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Dr. Colwell's Remarks


Dr. Rita R. Colwell
National Science Foundation
NSF's Director's Award for Distinguished Teaching Scholars
National Academy of Sciences
Washington, D.C.

June 3, 2003

Thank you, Judith.1

Good evening, and thank you for joining us for NSF's 2003 Director's Award for Distinguished Teaching Scholars. Let me begin by offering my congratulations to this year's awardees.

This evening we're honoring six exemplary teachers for their outstanding contributions to both teaching and research.

At NSF, we know from experience that integrating teaching and research opportunities helps students both to deepen their knowledge and to connect their classroom learning to larger problems. It also allows them to experience the excitement of original scientific discovery.

Perhaps American poet, critic, and teacher, Mark Van Doren said it best: "the art of teaching is the art of assisting discovery."

We recognize this year's recipients, for the lasting contributions they make to the sciences, to education, and ultimately, to all of our lives.

Their leadership in their respective fields and their innovative style in facilitating student learning has earned them NSF's highest honor for excellence in teaching and research.

The Distinguished Teaching Award promotes an academic culture that endorses not only excellence in research and education, but the creative integration of the two.

The award was established in 2001 to promote an interest among academics in both disciplinary scholarship and in undergraduate education in mathematics, science, technology and engineering.

This program recognizes those faculty who bring the excitement and richness of scientific discovery to their students in all STEM disciplines.

In addition to recognizing a recipient's past efforts at connecting scientific research and education, this award is presented for the recipient's proposals for continuing their work, as well.

The Distinguished Teaching Scholars' program has several goals. The first is to foster the development of intellectual capital by identifying outstanding individuals with a history of substantial impact in both STEM research and in educating undergraduate students.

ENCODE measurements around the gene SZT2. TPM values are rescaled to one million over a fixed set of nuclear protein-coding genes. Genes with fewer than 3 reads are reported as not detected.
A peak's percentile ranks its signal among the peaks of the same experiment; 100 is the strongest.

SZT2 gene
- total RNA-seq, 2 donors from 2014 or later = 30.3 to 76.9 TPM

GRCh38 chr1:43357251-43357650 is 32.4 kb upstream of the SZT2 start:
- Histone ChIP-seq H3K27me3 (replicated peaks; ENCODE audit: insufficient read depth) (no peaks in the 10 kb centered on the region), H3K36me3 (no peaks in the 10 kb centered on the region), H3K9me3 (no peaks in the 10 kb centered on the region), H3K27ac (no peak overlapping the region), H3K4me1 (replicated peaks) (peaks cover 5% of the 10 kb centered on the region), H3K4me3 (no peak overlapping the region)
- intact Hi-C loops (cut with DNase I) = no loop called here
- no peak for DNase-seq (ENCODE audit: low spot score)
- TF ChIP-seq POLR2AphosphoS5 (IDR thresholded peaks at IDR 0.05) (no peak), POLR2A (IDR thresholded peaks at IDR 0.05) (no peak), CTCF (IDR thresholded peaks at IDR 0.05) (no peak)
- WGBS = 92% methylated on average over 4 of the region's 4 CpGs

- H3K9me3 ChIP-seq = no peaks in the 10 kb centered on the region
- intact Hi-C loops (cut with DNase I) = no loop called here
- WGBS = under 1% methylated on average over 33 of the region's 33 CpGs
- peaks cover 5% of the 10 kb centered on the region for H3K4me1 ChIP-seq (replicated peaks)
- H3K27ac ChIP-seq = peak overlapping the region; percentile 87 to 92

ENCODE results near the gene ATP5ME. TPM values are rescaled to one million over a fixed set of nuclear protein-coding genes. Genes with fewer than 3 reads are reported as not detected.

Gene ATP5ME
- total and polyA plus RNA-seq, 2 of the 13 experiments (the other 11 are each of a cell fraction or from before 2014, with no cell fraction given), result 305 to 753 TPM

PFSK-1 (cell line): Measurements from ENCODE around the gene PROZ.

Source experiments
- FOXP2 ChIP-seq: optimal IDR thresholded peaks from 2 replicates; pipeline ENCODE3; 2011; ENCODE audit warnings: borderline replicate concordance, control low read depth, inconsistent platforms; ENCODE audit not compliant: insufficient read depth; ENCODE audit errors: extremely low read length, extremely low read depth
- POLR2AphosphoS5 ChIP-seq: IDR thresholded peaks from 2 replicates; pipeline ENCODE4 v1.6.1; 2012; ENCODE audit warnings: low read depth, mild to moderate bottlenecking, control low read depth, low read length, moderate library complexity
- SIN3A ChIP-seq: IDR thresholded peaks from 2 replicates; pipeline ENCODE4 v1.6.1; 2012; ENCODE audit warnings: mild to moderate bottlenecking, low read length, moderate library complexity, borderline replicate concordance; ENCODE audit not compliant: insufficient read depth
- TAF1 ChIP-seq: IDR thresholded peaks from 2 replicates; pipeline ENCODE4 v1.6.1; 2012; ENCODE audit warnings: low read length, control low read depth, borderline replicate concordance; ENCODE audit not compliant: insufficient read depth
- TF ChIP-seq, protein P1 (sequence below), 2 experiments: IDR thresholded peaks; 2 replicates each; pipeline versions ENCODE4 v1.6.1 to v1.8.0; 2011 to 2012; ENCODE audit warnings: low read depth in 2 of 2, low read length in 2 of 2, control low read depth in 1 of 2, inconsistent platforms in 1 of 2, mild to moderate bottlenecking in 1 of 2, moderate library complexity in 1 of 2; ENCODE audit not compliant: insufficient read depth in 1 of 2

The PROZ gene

A second objective is to encourage the integration of research and education by providing resources that these pioneering educators can use to discover new ways of attracting undergraduates to contemporary research activities.

Another aim of the program is to enable instructors to share their experiences with, and mentor, other faculty who wish to improve the balance between their research and their teaching in STEM education.

A fourth goal is to promote an academic culture that values and rewards members of the academic community who contribute to both disciplinary scholarship and the education of undergraduates, including students majoring in non-scientific disciplines.

The DTS award is also designed to promote the scholars' influence and prestige so that dual efforts in teaching and research by other faculty will be recognized and rewarded.

A fifth goal of the program is to recognize the efforts of institutions of higher education that commit resources in support of faculty who effectively contribute to both discipline-related scholarship and science education.

And finally, the Distinguished Teaching Scholars program provides exemplary faculty-role-models who have the flexibility and resources to mentor undergraduates.

Now it is my distinct pleasure to introduce someone who shares our excitement and commitment to teaching and research, Jack Marburger.

Jack is a stalwart proponent of first-rate science, math, and engineering education for America's future.

As Director of the White House Office of Science and Technology Policy, Jack oversees the nation's civilian and defense science and technology enterprise.

It is a job that proves more challenging everyday.

Jack assumed the role of Science Advisor at a difficult period for the nation. A month after 9/11, he received Senate confirmation and immediately took on the challenge of combating terrorism.

In addition to supporting research and development related to this effort, he's worked painstakingly at balancing other key priorities. High on the list of, course, is strengthening basic research, and ensuring that the nation maintains its world leadership in science and technology.

Jack has proven that he not only has the right credentials, but also the right experience for dealing with the unexpected and the unknown.

Prior to his appointment as Science Advisor, he served as Director of Brookhaven National Laboratory, and in 1980 he became the third President of the State University of New York at Stony Brook.

Jack began his career as a physicist with the NASA Goddard Space Flight Center. Later he taught both physics and electrical engineering at USC and served as Dean of the College of Arts and Sciences. While at USC he contributed to the rapidly growing field of nonlinear optics, a field created by the invention of the laser in 1960.

Clearly, Jack is no stranger to research or education.

Just as past OSTP Directors have brought rich and diverse perspectives to the position, I know I speak for all of us when I say Jack's leadership has proven equally vital to our nation's continued scientific and technological advancement.

We are delighted to have him here with us this evening. Please join me in welcoming Jack Marburger.

1 Dr. Judith A. Ramaley, Assistant Director for Education and Human Resources, National Science Foundation.
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